Many cultures have been using coconut oil for centuries, including the Tokelauans in the South Pacific whose diet is largely coconut-based. Despite their ample diet of saturated fat, studies have shown Tokelauans have almost no heart disease. Although initially the domain of health food stores, you can now find coconut oil in most mainstream grocery stores alongside olive and canola oil. Many vegans and paleo enthusiasts swear by it. (Image: East-West Center via Flickr)
Friend or Foe?
Here’s a quick re-cap of the potential benefits as well as reported harmful effects of coconut oil.
- Has therapeutic effects on brain disorders such as epilepsy and Alzheimer’s, due to high amount of medium chain triglycerides (MCTs), which produce ketone bodies in the blood
- Helps reduce appetite and burn more calories compared to other fats, also due to high MCT content
- Anti-bacterial and anti-fungal properties, due to its high Lauric Acid content
- Lowers total and “bad” cholesterol (LDL) and increases “good” cholesterol (HDL) levels, thereby reducing risk of heart disease
- Natural sunscreen and moisturizer, shown to block up to 20% of harmful UV rays
- Highest saturated fat content which had generally been purported by the medical community to be associated with heart disease*. Contains 91% saturated fat (by weight of total fat) compared to other vegetable oils like olive (14%), sunflower (10%) and canola (7%)
- Lauric acid has been found in some studies to increase the risk of heart disease
- High rate of heart disease in the Sri Lankan population who are significant consumers of coconut oil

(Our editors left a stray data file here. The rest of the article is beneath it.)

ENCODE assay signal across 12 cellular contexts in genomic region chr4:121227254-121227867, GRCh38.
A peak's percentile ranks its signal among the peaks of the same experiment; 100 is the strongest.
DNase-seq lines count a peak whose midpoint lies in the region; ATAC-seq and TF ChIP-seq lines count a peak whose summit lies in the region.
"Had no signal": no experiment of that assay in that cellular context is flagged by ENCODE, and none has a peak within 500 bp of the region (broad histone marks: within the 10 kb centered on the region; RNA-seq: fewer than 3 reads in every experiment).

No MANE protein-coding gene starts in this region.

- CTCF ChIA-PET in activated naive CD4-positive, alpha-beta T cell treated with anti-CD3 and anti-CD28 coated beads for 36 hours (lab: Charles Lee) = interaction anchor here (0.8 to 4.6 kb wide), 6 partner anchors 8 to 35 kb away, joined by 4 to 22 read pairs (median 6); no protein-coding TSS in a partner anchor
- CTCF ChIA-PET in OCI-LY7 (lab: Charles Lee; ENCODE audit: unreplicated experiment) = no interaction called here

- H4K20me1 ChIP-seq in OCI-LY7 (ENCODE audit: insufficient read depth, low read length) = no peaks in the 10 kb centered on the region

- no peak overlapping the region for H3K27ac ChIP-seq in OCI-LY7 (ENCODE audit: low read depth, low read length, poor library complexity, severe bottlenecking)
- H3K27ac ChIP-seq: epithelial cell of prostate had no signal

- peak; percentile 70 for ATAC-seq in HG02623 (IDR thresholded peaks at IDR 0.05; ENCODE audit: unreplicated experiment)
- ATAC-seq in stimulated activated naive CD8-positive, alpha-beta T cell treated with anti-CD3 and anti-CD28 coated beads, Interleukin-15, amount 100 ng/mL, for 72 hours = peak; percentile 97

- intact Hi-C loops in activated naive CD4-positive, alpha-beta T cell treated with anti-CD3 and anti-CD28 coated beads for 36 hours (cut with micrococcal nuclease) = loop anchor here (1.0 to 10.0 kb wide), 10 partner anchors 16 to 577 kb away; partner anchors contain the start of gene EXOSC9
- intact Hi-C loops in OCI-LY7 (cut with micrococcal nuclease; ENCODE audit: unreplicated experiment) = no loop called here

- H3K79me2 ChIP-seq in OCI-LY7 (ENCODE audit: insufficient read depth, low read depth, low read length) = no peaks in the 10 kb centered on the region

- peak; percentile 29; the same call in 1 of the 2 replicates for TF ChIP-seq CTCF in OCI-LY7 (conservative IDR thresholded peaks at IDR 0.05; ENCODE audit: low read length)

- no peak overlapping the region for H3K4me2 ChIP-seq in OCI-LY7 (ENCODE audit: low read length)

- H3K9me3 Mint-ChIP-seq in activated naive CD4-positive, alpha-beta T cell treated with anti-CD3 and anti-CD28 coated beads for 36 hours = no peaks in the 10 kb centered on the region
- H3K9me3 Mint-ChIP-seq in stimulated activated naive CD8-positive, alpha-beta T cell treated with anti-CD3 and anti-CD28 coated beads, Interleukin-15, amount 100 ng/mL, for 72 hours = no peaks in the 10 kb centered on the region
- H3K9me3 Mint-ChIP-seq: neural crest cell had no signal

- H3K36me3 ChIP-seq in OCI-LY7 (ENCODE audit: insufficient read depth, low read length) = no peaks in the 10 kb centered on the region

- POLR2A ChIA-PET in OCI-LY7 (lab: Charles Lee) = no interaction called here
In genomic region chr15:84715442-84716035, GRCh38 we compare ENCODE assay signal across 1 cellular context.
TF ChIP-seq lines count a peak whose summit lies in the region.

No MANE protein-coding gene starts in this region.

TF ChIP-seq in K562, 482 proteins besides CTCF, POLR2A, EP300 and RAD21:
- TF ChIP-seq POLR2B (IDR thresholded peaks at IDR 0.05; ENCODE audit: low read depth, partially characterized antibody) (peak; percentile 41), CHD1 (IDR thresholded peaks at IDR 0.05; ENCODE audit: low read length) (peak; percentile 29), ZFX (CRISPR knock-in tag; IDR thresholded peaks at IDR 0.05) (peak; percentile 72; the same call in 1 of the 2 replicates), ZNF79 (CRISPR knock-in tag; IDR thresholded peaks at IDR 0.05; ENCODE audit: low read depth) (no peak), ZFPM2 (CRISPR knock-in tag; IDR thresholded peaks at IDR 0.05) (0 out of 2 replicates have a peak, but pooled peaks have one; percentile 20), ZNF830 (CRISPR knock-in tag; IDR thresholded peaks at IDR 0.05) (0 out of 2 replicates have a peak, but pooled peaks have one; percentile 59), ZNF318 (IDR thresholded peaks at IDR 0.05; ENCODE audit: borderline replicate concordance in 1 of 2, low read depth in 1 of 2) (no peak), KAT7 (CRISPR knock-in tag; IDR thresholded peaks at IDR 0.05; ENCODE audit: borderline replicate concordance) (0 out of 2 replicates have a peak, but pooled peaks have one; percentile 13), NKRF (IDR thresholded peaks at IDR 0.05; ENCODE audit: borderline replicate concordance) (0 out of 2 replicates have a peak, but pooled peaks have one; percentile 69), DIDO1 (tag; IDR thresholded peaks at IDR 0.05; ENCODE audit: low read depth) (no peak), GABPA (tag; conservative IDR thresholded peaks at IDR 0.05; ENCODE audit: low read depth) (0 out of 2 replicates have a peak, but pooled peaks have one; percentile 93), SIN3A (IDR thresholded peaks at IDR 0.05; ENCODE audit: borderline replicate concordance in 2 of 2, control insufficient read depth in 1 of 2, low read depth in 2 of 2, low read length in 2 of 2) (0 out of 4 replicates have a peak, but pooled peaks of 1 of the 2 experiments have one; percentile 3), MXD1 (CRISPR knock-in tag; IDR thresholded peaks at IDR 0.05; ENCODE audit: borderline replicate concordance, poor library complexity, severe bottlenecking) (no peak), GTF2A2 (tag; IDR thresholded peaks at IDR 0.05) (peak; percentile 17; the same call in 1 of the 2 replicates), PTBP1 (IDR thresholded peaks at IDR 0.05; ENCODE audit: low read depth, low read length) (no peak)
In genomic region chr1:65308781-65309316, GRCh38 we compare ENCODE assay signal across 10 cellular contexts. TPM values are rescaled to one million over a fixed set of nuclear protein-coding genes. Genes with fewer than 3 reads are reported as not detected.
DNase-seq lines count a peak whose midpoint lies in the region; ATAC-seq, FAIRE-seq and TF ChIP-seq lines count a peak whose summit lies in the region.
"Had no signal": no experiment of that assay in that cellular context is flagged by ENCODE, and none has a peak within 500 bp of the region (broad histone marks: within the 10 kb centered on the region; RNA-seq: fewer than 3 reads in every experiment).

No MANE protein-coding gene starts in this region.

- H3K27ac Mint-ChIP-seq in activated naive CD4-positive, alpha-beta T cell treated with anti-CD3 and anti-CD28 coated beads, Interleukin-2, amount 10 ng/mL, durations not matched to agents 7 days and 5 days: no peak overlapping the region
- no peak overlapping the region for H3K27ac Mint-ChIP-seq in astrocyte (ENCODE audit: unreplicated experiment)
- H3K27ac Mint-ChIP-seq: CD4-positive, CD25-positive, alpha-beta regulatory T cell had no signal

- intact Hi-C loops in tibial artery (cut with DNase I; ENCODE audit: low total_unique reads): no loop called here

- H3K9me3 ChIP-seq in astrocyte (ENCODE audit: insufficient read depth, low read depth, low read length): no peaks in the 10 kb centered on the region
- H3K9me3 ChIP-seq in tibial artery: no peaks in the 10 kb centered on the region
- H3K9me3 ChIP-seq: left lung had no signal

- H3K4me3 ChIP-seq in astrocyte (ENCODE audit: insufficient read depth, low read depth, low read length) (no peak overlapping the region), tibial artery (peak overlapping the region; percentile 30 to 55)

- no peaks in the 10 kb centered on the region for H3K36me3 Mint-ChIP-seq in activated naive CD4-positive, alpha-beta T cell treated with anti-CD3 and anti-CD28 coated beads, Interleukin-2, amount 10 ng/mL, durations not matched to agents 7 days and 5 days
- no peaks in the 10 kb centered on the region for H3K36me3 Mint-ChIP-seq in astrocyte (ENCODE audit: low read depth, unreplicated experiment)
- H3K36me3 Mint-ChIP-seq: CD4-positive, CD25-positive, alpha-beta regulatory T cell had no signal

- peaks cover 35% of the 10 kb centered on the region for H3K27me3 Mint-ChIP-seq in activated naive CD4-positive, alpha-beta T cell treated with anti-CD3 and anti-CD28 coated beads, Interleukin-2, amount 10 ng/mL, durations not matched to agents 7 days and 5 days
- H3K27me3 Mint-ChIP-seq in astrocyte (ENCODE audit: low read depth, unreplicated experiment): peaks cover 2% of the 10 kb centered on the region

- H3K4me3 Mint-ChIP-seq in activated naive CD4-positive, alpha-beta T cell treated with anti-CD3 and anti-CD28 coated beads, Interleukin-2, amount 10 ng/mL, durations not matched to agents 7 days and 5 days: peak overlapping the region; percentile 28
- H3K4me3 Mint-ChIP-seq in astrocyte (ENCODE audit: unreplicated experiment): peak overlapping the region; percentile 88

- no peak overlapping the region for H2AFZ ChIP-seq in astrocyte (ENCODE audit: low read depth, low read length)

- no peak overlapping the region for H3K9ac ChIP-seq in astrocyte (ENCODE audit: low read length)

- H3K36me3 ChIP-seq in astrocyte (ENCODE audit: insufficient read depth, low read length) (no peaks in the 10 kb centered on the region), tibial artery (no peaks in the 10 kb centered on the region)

- Yet other studies have shown that saturated fat impairs the anti-inflammatory effects of HDL (lowers HDL functionality)
*Note: a 2014 systematic review of of dietary studies seemed to indicate a reduced consumption of total saturated fatty acids would decrease risk of heart disease. The researchers nevertheless acknowledged the need for further research.
Coconut Oil: Verdict
There are definitely a lot of coconut oil purveyors and alternative practitioners marketing its benefits – some of which may be accurate. However, the scientific evidence seems to be divided on the association of saturated fat (in particular, medium-chain triglycerides and lauric acid) with heart disease. If you do decide to eat coconut oil, I’d suggest looking for non-hydrogenated, cold-pressed and organic if possible – and to consume in moderation! (Image: Hafiz Issadeen via Flickr)
- Wikipedia – Coconut Oil
- Huffington Post Living – Coconut Oil Benefits: 12 Facts About This Wonderful Ingredient
- The Skeptical Nutritionist – Coconut oil: health or hype?
- 7 Health Benefits of Coconut Oil According to Science (and 4 Delicious Recipes)
(Feature image: Meal Makeover Moms via Flickr)